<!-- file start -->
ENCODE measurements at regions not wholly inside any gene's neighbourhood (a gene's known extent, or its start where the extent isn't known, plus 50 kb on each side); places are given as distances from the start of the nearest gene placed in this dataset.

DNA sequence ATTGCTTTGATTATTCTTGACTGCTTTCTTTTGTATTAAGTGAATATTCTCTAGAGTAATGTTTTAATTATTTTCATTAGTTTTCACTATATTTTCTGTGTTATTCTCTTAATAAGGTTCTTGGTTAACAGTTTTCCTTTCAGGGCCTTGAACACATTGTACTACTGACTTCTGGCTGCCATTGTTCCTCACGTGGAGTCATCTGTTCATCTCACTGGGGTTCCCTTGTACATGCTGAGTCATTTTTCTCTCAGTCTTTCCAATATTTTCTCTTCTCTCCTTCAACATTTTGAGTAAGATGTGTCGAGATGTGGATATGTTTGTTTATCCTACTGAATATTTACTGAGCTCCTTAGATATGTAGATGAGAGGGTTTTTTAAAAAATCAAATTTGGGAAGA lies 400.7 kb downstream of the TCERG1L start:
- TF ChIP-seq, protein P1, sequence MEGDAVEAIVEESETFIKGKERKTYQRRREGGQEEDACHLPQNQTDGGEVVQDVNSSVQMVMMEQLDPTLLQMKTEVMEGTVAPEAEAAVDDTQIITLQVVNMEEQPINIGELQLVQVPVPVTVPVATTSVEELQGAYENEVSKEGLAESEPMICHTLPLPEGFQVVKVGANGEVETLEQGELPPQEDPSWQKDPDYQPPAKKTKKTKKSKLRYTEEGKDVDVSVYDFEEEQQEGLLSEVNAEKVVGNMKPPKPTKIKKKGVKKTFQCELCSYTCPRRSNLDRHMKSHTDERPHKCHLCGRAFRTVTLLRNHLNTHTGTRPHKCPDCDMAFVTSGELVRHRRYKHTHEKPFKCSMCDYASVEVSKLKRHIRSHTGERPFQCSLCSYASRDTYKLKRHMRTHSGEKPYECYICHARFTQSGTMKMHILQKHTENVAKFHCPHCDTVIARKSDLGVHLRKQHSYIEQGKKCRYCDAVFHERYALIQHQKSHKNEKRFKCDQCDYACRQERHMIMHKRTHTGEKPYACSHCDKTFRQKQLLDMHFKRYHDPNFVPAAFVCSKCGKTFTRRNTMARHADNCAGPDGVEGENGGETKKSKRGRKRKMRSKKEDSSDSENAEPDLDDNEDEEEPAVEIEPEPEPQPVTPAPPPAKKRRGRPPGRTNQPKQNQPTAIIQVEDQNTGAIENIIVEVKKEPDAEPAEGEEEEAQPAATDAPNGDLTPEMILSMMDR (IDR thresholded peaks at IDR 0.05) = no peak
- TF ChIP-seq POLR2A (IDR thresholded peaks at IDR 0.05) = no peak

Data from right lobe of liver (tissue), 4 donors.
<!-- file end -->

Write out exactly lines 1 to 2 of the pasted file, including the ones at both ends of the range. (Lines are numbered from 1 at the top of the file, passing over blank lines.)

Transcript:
ENCODE measurements at regions not wholly inside any gene's neighbourhood (a gene's known extent, or its start where the extent isn't known, plus 50 kb on each side); places are given as distances from the start of the nearest gene placed in this dataset.

DNA sequence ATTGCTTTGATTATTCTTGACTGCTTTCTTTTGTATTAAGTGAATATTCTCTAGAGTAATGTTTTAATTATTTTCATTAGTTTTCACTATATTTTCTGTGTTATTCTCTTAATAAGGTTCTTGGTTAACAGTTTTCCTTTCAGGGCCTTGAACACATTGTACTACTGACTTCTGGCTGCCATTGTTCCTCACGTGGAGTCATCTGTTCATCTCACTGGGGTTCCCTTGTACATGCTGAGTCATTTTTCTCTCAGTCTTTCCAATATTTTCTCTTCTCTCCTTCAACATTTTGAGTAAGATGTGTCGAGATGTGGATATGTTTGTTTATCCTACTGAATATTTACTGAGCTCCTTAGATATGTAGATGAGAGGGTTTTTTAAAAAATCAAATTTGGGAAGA lies 400.7 kb downstream of the TCERG1L start: